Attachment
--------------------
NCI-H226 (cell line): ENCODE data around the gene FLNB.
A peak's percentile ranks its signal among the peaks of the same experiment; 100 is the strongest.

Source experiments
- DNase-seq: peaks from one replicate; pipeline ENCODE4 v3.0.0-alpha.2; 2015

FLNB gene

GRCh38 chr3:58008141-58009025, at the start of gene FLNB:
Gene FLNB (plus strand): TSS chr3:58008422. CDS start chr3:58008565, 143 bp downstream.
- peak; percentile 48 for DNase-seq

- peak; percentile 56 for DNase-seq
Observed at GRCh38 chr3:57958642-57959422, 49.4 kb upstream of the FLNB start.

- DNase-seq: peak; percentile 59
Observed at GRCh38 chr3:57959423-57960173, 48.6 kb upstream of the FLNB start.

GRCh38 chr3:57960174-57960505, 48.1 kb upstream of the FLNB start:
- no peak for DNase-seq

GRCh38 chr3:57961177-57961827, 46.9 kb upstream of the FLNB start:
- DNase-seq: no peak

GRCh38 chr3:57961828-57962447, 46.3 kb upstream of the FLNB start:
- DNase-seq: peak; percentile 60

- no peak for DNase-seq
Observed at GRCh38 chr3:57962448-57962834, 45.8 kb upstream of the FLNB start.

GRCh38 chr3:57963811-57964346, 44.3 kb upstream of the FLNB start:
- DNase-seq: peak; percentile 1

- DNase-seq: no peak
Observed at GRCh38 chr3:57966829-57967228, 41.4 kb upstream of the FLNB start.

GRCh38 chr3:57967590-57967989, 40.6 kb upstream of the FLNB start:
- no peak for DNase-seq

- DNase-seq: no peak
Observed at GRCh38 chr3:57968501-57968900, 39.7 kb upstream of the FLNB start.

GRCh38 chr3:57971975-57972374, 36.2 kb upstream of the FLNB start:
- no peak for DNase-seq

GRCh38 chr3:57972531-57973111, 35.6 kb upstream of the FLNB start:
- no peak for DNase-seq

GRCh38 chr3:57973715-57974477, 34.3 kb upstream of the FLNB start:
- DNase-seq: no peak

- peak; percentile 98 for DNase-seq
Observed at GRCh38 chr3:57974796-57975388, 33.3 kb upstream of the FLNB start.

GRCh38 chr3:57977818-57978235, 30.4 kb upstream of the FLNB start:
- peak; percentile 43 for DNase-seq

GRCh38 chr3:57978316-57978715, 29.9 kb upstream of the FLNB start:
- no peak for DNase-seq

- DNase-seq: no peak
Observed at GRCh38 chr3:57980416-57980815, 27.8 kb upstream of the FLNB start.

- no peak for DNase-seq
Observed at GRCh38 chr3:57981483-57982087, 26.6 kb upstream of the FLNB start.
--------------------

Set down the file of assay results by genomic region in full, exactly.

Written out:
NCI-H226 (cell line): ENCODE data around the gene FLNB.
A peak's percentile ranks its signal among the peaks of the same experiment; 100 is the strongest.

Source experiments
- DNase-seq: peaks from one replicate; pipeline ENCODE4 v3.0.0-alpha.2; 2015

FLNB gene

GRCh38 chr3:58008141-58009025, at the start of gene FLNB:
Gene FLNB (plus strand): TSS chr3:58008422. CDS start chr3:58008565, 143 bp downstream.
- peak; percentile 48 for DNase-seq

- peak; percentile 56 for DNase-seq
Observed at GRCh38 chr3:57958642-57959422, 49.4 kb upstream of the FLNB start.

- DNase-seq: peak; percentile 59
Observed at GRCh38 chr3:57959423-57960173, 48.6 kb upstream of the FLNB start.

GRCh38 chr3:57960174-57960505, 48.1 kb upstream of the FLNB start:
- no peak for DNase-seq

GRCh38 chr3:57961177-57961827, 46.9 kb upstream of the FLNB start:
- DNase-seq: no peak

GRCh38 chr3:57961828-57962447, 46.3 kb upstream of the FLNB start:
- DNase-seq: peak; percentile 60

- no peak for DNase-seq
Observed at GRCh38 chr3:57962448-57962834, 45.8 kb upstream of the FLNB start.

GRCh38 chr3:57963811-57964346, 44.3 kb upstream of the FLNB start:
- DNase-seq: peak; percentile 1

- DNase-seq: no peak
Observed at GRCh38 chr3:57966829-57967228, 41.4 kb upstream of the FLNB start.

GRCh38 chr3:57967590-57967989, 40.6 kb upstream of the FLNB start:
- no peak for DNase-seq

- DNase-seq: no peak
Observed at GRCh38 chr3:57968501-57968900, 39.7 kb upstream of the FLNB start.

GRCh38 chr3:57971975-57972374, 36.2 kb upstream of the FLNB start:
- no peak for DNase-seq

GRCh38 chr3:57972531-57973111, 35.6 kb upstream of the FLNB start:
- no peak for DNase-seq

GRCh38 chr3:57973715-57974477, 34.3 kb upstream of the FLNB start:
- DNase-seq: no peak

- peak; percentile 98 for DNase-seq
Observed at GRCh38 chr3:57974796-57975388, 33.3 kb upstream of the FLNB start.

GRCh38 chr3:57977818-57978235, 30.4 kb upstream of the FLNB start:
- peak; percentile 43 for DNase-seq

GRCh38 chr3:57978316-57978715, 29.9 kb upstream of the FLNB start:
- no peak for DNase-seq

- DNase-seq: no peak
Observed at GRCh38 chr3:57980416-57980815, 27.8 kb upstream of the FLNB start.

- no peak for DNase-seq
Observed at GRCh38 chr3:57981483-57982087, 26.6 kb upstream of the FLNB start.